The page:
Figure 1. ROC (A) and precision recall (B) curves for discrimination of binding vs. non-binding pairs in the validation set of 378,158 pairs. Approximately 5% of the pairs were labeled positive. The area under curve (AUC) is 0.986 for ROC and 0.87 for PR. The dashed lines represent the balanced model, with 1:1 positives to negatives in training and validation data.

Figure 1. ROC (A) and precision recall (B) curves for discrimination of binding vs. non-binding pairs in the validation set of 378,158 pairs. Approximately 5% of the pairs were labeled positive. The area under curve (AUC) is 0.986 for ROC and 0.87 for PR. The dashed lines represent the balanced model, with 1:1 positives to negatives in training and validation data.

Ranking of known targets: Figure 2 shows the cumulative fraction of true positives amongst all 114 actual positives in the ranking test set. One third of all positives are detected within the top 10 (0.12%), and one half within the top 64 (0.73%). Table 1 quantifies predictive power in proteome screening relative to Cyclica’s first generation Ligand Express®, Proteome Screening technology, which used a unique combination surface matching technology to identify potential binding sites and molecular docking to rank proteins. This first-generation technology was designed with a focus on generalizability and has historically performed well on blind tests, but partial reliance on molecular docking led to high computational demand and limited prediction accuracy. Matchmaker-powered Proteome Screening significantly outperforms its predecessor in ranking known targets, particularly in the top 0.1% (top 9 proteins).

Figure 2: Fraction of true targets ranking higher than a given rank in the list of all covered proteins (8717 for the present model). The area under the full curve (area under accumulation curve (AUAC)), is a measure sometimes used for ranking accuracy and computes to 0.911. The dashed line represents the balanced model.

Figure 2: Fraction of true targets ranking higher than a given rank in the list of all covered proteins (8717 for the present model). The area under the full curve (area under accumulation curve (AUAC)), is a measure sometimes used for ranking accuracy and computes to 0.911. The dashed line represents the balanced model.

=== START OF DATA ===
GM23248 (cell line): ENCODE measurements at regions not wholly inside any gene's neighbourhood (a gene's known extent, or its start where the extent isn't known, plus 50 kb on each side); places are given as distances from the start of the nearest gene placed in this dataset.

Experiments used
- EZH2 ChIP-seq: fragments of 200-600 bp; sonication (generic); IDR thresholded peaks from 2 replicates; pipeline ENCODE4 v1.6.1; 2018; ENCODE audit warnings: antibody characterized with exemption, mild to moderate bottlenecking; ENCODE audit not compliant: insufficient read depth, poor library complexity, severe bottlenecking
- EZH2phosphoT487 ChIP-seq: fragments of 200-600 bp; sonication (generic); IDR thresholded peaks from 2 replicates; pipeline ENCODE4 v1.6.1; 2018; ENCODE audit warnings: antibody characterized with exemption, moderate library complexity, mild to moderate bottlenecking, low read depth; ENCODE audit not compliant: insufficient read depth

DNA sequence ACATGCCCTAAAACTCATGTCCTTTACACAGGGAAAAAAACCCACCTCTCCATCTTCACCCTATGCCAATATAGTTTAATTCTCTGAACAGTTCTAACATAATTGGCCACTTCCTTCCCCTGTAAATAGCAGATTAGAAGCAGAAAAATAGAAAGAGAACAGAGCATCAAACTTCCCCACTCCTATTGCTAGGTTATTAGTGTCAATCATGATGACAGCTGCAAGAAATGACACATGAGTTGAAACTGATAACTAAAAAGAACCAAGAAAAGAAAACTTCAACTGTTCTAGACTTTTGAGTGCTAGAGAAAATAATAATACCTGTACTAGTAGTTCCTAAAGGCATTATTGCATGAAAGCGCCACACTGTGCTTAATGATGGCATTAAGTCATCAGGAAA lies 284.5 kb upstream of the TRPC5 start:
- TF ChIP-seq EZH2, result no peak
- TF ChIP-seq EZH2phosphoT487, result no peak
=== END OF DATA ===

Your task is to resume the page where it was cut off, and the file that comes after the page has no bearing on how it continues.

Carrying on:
Comparative Benchmarking: There are no standardized benchmarks or community challenges available yet to evaluate accuracy and generalizability of proteome-scale DTI predictions. We instead compared MatchMaker directly to Secure DTI, a leading peer-reviewed technology for DTI predictions published by Hie et al. Oct 2018 in Science[3]. The analogous technology trains deep learning models on STITCH DB and uses global protein features derived from domain composition. In evaluating their models however, Secure DTI only excludes training DTIs representing exact ligand matches to testing DTIs (TS=1.0). In other words, isomers, and structural analogs of training molecules may be present in their testing set.

Table 1: Comparison of ranking performance between traditional Ligand Express based on molecular docking and the MatchMaker deep learning method. Shown is the enrichment factor EFx for five different x, which is defined as the number of true positives in the top x ranks (as plotted in Figure 2) divided by the number expected for a random ranking (114·x, here).

Table 1: Comparison of ranking performance between traditional Ligand Express based on molecular docking and the MatchMaker deep learning method. Shown is the enrichment factor EFx for five different x, which is defined as the number of true positives in the top x ranks (as plotted in Figure 2) divided by the number expected for a random ranking (114·x, here).

In contrast, we have applied very stringent filters to exclude all training DTIs with ligands remotely similar to those found in testing DTIs (TS>=0.5). This ensures that reported accuracies are representative of real-world applications, where new lead scaffolds are characterized in preclinical stages of pharmaceutical R&D. Despite applying a more realistic and challenging testing criteria, MatchMaker outperforms Secure DTI when retrained with an analogous 1:1 positive-to-negative training data ratio (Table 2).

Table 2: Comparison of individual binding prediction performance between Secure DTI [3]  and MatchMaker. Shown for both methods are areas under ROC and PR curves, and in addition for MatchMaker, target ranking AUAC values

Table 2: Comparison of individual binding prediction performance between Secure DTI[3] and MatchMaker. Shown for both methods are areas under ROC and PR curves, and in addition for MatchMaker, target ranking AUAC values

SUMMARY

MatchMaker exhibits unprecedented accuracy in predicting ligand binding for individual drug/target pairs (98.3%), and substantially improves proteome screening accuracy relative to Cyclica’s first-generation technology. MatchMaker can screen millions of molecules against the entire human proteome and has the capacity to further augment accuracy by merging public and private sources of DTI data and 3D structures of protein-ligand complexes. By synthetically augmenting DTI data with biophysical information, MatchMaker provides fast, accurate, and generalizable DTI predictions for proteome-scale applications.

RESOURCES